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|Title: ||Fatty Acid Ethyl Esters (FAEE), A Biomarker of Alcohol Exposure: Hope for a Silent Epidemic of Fetal Alcohol Affected Children|
|Authors: ||Kulaga, Vivian|
|Advisor: ||Gideon, Koren|
|Department: ||Medical Science|
|Issue Date: ||24-Sep-2009|
|Abstract: ||One percent of children in North America may be affected by fetal alcohol spectrum disorder (FASD). FASD remains difficult to diagnose because confirmation of maternal alcohol use is a diagnostic criterion, and women consuming alcohol during pregnancy are reluctant to divulge this information for fear of stigmatization and losing custody of the child. Consequently, using a biomarker to assess alcohol exposure would provide a tremendous advantage.
Recently, the measurement of fatty acid ethyl ester (FAEE) in hair has provided a powerful tool for assessing alcohol exposure. My thesis fills a translational gap of research between the development of the FAEE hair test and its application in the context of FASD.
The guinea pig has been a critical model for FASD research, in which FAEE hair analysis has previously distinguished ethanol-exposed dams/offspring from controls. My first study, reports a positive dose-concentration relationship between alcohol exposure and hair FAEE, in the human, and the guinea pig. Humans also displayed over an order of magnitude higher FAEE incorporation per equivalent alcohol exporsure, suggesting that the test will be a sensitive clinical marker of fetal alcohol exposure. My second study utilized multi-coloured rats to investigate the potential of a hair-colour bias, as has been reported for other clinical hair assays; no evidence of bias is reported here. My third study is the first to examine the clinical use of the FAEE hair test in parents at high risk of having children with FASD. Over one third of parents tested positive for excessive alcohol use. Parents were investigated by social workers working for child protection services, and my fourth study reports that hair FAEE results agree with social worker reports. Individuals highly suspected of abusing alcohol were at a significantly greater risk of testing positive, whereas individuals tested based on other reasons (such as to cover all bases) were negatively associated with testing positive. The last study of my thesis, confirmed an association between alcohol and drug use by parents at high risk for having children with FASD, posing an added risk to children.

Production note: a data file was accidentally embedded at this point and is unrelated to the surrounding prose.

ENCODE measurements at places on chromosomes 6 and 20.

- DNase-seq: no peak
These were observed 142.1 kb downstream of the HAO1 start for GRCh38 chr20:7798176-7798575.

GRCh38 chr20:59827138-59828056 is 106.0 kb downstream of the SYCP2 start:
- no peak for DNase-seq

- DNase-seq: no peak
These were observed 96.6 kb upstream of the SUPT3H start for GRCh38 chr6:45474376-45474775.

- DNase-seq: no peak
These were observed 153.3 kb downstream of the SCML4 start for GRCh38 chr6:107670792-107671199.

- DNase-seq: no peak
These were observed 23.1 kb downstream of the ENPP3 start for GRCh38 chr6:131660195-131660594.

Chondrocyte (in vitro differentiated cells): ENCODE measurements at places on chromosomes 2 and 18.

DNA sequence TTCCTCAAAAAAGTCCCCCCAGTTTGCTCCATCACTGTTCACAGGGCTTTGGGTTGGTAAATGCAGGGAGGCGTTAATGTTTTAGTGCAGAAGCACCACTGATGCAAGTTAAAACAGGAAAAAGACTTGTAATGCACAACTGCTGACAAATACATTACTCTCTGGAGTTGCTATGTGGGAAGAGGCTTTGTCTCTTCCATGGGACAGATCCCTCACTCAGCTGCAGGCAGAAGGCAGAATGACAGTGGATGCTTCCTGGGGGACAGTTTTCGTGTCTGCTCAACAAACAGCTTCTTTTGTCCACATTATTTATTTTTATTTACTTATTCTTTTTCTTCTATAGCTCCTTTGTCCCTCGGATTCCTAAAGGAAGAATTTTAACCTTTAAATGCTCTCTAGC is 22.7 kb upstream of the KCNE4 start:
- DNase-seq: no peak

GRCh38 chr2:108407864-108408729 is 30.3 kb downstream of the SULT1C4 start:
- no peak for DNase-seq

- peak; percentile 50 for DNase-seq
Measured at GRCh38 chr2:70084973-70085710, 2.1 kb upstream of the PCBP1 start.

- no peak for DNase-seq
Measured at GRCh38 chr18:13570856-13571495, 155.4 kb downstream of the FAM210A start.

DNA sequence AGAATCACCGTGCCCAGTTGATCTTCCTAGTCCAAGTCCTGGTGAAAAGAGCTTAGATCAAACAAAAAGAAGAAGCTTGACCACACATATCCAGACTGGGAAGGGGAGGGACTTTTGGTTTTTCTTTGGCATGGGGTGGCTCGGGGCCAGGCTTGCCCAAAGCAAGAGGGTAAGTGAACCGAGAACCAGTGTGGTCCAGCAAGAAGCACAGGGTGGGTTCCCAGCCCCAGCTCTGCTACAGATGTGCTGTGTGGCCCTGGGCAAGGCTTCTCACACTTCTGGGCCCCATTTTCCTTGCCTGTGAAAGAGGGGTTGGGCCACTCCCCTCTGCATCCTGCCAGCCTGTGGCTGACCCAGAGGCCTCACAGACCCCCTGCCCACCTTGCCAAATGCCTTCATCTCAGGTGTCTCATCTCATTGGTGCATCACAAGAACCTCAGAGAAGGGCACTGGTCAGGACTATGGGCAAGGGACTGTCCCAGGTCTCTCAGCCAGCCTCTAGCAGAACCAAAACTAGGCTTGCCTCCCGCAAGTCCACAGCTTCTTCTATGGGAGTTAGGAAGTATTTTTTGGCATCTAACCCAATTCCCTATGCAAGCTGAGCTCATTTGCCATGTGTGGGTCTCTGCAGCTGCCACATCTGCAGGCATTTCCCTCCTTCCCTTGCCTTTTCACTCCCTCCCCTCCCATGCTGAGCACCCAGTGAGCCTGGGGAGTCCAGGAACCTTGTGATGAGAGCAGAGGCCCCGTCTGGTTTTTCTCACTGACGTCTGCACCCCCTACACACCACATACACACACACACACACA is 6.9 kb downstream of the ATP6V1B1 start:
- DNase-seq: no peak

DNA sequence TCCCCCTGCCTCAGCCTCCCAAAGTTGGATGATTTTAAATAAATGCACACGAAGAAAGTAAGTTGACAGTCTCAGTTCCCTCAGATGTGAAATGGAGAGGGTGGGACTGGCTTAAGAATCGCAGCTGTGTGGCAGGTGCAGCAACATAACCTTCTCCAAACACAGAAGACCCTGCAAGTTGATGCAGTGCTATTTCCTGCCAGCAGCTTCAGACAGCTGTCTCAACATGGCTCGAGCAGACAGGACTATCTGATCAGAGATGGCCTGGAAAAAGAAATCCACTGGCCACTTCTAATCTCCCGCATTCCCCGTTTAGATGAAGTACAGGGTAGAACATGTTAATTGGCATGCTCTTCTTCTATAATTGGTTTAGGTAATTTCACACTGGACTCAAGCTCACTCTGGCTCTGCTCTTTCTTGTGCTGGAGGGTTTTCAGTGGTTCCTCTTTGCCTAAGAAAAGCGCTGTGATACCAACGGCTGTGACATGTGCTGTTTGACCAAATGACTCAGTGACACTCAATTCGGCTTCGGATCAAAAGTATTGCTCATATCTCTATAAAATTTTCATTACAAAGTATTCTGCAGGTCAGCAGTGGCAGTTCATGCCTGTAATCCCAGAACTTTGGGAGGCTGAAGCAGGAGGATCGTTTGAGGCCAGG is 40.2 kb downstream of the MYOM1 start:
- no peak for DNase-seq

This work helps bridge a gap in translational research, suggesting that the FAEE hair test has potential for use in FASD diagnosis and research.|
|Appears in Collections:||Doctoral|
Institute of Medical Science - Doctoral theses
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